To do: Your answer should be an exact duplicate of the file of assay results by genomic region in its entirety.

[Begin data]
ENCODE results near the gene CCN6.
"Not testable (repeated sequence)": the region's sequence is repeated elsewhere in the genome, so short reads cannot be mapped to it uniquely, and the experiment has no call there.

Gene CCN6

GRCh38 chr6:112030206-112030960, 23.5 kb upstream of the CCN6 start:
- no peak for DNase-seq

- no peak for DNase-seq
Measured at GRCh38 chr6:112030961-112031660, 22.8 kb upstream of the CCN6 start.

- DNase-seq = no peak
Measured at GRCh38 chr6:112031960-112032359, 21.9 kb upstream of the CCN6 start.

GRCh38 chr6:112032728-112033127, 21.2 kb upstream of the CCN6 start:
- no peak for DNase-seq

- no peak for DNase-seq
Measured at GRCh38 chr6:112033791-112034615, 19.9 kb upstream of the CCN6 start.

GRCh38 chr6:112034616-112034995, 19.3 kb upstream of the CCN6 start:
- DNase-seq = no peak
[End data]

ENCODE results near the gene CCN6.
"Not testable (repeated sequence)": the region's sequence is repeated elsewhere in the genome, so short reads cannot be mapped to it uniquely, and the experiment has no call there.

Gene CCN6

GRCh38 chr6:112030206-112030960, 23.5 kb upstream of the CCN6 start:
- no peak for DNase-seq

- no peak for DNase-seq
Measured at GRCh38 chr6:112030961-112031660, 22.8 kb upstream of the CCN6 start.

- DNase-seq = no peak
Measured at GRCh38 chr6:112031960-112032359, 21.9 kb upstream of the CCN6 start.

GRCh38 chr6:112032728-112033127, 21.2 kb upstream of the CCN6 start:
- no peak for DNase-seq

- no peak for DNase-seq
Measured at GRCh38 chr6:112033791-112034615, 19.9 kb upstream of the CCN6 start.

GRCh38 chr6:112034616-112034995, 19.3 kb upstream of the CCN6 start:
- DNase-seq = no peak